self.RKs = [ sha256(key).hexdigest()[i:i+16] for i in range(0,256//4,16) ]
self.ratchet()
self.state = self.slicer(self.RKs[0])
self.i = 0

def slicer(self, inp):
if type(inp) == str:
inp = bytes.fromhex(inp)
return [ [ int(i) for i in list('{:08b}'.format(j)) ] for j in inp ]

def ratchet(self):
self.RKs = [ sha256(rk.encode()).hexdigest()[:16] for rk in self.RKs ]

def update(self):
rk_plane = self.slicer( self.RKs[ (self.i // self.spacing) % 4 ] )
for yi in range(8):
for xi in range(8):
self.state[yi][xi] = self.state[yi][xi] ^ rk_plane[yi][xi]

def get_sum(self, x, y):
ret =  [ self.state[(y-1) % 8][i % 8] for i in [x-1, x, x+1] ]
ret += [ self.state[ y    % 8][i % 8] for i in [x-1,    x+1] ]
ret += [ self.state[(y+1) % 8][i % 8] for i in [x-1, x, x+1] ]
return sum(ret)

def rule(self, ownval, neighsum):
if ( neighsum < 2 ) or ( neighsum > 3 ):
return 0
return 1

def tick(self):
new_state = [ [ 0 for _ in range(8) ] for _ in range(8) ]
for yi in range(8):
for xi in range(8):
new_state[yi][xi] = self.rule( self.state[yi][xi], self.get_sum(xi, yi) )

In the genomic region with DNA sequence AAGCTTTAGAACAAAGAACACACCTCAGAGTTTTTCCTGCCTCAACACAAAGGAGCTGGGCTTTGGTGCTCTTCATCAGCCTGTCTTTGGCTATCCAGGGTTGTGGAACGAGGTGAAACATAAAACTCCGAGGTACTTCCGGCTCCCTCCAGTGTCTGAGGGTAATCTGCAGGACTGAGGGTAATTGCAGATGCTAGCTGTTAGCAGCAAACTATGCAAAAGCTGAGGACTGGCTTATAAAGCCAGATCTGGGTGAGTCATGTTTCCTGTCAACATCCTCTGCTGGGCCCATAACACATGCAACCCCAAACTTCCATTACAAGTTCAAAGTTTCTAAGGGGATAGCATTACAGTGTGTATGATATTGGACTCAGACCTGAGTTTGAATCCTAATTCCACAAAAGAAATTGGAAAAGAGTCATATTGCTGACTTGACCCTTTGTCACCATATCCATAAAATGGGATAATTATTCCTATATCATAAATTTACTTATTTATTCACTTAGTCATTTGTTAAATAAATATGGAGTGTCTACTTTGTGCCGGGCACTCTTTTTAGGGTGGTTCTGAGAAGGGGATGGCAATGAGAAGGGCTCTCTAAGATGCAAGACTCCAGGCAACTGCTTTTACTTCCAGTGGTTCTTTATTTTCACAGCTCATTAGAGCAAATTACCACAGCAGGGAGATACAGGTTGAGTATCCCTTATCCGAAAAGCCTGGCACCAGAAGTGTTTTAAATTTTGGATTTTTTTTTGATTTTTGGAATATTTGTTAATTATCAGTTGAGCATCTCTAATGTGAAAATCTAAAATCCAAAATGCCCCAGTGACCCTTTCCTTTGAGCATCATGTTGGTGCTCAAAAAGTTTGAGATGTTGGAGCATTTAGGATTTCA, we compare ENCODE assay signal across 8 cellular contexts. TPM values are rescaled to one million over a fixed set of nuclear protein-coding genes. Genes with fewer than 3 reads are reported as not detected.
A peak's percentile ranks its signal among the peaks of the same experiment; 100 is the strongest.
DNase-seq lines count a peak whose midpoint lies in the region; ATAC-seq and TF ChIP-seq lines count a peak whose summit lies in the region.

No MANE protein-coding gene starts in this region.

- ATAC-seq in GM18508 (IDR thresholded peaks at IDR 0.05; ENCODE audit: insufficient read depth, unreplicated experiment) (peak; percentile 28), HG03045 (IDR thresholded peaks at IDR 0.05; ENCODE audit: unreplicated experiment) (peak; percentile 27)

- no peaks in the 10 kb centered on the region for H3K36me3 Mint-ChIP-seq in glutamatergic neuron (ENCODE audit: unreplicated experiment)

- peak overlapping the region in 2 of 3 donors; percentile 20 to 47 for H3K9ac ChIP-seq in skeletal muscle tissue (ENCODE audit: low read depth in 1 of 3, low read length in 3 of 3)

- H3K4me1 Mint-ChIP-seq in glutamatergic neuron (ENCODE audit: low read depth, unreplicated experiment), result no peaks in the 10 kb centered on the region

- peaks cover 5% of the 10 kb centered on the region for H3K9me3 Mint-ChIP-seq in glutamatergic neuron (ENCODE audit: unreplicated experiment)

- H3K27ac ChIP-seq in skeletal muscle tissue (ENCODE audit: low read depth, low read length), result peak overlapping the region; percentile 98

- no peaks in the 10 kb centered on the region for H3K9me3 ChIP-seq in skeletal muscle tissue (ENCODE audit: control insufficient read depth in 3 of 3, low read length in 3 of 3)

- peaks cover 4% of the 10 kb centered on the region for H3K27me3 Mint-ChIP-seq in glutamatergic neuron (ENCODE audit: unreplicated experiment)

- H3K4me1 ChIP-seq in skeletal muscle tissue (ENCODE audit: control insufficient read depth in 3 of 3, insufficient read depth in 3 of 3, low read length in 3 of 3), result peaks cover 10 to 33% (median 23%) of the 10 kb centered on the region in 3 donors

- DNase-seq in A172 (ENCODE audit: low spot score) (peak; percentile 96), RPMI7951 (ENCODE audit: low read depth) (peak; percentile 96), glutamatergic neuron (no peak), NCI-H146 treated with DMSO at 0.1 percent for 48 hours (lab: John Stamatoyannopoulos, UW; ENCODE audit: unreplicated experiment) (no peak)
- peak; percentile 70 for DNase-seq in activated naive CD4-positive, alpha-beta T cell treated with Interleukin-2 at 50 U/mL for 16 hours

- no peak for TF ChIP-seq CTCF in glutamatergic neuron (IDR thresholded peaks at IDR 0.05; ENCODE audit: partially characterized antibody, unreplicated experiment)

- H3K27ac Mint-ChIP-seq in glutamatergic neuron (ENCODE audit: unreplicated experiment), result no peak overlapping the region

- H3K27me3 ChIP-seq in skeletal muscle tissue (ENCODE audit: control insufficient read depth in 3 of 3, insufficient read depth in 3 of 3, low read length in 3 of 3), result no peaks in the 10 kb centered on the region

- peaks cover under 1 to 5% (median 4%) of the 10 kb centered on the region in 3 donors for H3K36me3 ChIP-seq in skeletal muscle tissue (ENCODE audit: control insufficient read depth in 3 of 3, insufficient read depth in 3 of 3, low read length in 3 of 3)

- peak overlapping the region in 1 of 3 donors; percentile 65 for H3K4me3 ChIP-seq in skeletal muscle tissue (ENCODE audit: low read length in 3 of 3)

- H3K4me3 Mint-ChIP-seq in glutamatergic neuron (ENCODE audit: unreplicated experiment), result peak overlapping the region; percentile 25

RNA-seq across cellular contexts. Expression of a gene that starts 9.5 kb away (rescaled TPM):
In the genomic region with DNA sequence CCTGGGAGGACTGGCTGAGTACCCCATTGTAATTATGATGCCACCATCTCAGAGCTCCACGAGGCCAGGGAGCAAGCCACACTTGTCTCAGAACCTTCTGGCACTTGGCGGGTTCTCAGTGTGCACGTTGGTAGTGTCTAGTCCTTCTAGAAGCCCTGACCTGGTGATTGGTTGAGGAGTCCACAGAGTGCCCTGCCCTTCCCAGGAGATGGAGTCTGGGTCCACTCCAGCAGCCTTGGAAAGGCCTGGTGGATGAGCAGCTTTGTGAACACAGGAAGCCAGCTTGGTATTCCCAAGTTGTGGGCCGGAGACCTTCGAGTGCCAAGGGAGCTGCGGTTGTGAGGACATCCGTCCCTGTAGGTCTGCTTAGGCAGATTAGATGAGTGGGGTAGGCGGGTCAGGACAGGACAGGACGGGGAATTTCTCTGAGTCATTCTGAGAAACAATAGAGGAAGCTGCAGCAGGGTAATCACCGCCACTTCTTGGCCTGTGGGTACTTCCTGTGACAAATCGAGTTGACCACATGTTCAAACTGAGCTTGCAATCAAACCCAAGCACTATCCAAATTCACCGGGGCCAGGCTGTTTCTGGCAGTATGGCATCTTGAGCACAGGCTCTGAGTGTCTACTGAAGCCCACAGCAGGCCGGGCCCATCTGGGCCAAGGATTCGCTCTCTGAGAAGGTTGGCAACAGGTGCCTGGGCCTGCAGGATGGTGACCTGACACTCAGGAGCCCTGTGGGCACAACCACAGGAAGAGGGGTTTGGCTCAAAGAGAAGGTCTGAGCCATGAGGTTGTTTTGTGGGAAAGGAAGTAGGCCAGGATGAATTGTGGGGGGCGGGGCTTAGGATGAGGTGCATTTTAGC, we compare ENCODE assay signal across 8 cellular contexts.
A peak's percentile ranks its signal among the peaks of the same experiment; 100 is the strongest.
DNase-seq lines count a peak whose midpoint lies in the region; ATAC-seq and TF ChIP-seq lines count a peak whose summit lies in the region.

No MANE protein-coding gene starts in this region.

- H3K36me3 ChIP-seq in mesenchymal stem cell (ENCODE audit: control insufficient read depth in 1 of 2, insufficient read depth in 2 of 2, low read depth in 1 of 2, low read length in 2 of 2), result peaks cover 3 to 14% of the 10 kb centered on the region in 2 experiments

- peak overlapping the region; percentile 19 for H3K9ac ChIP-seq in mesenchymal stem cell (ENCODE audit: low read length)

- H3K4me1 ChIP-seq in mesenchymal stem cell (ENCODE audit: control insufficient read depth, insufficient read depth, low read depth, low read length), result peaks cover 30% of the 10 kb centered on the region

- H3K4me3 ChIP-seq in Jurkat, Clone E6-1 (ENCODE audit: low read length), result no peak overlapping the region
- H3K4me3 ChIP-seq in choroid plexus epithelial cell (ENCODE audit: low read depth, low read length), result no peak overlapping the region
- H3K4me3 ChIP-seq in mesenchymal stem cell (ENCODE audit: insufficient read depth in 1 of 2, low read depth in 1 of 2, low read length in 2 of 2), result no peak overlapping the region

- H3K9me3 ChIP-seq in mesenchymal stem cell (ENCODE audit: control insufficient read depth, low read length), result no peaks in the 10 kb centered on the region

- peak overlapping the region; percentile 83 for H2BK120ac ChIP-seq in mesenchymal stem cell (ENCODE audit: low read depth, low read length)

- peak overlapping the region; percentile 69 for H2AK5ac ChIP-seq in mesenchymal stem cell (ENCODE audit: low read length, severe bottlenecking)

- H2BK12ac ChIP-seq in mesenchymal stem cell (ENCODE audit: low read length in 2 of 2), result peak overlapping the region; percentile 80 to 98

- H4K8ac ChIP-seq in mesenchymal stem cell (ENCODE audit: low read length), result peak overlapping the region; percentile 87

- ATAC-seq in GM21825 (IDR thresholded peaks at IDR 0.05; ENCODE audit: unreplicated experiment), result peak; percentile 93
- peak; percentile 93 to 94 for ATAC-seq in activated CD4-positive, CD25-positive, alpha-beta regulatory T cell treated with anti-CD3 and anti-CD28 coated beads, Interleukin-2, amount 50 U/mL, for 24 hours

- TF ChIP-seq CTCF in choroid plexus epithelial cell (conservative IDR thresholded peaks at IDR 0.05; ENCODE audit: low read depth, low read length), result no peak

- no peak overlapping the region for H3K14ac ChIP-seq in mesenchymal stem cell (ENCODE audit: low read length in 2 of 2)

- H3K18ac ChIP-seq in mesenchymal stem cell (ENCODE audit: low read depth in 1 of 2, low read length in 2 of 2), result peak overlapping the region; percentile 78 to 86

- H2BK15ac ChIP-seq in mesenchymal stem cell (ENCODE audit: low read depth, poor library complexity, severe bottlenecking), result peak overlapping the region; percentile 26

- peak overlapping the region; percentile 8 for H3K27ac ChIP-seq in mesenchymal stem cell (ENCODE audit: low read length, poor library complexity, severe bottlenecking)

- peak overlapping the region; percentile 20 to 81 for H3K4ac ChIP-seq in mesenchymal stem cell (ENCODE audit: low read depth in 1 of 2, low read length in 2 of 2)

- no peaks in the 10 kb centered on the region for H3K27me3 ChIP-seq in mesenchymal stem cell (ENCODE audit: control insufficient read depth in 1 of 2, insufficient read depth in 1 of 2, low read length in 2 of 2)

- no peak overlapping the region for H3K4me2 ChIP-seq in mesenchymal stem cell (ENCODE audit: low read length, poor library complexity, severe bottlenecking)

self.state = new_state
self.i += 1
if (self.i % (4 * self.spacing)) == 0:
self.ratchet()
if (self.i % self.spacing) == 0:
self.update()

def output(self):
return bytes([int(''.join([str(j) for j in i]),2) for i in self.state]).hex()

def stream(self, nbyt):
lst = ''
for _1 in range(-(-nbyt//8)):
for _2 in range(3):
for _3 in range(self.spacing):
self.tick()
lst += self.output()
return ''.join(lst[:2*nbyt])

def xorstream(self, msgcip):
if type(msgcip) == str:
msgcip = bytes.fromhex(msgcip)
keystream = list(bytes.fromhex(self.stream(len(msgcip))))
bytstream = list(msgcip)
return bytes([ bytstream[i] ^ keystream[i] for i in range(len(msgcip)) ]).hex()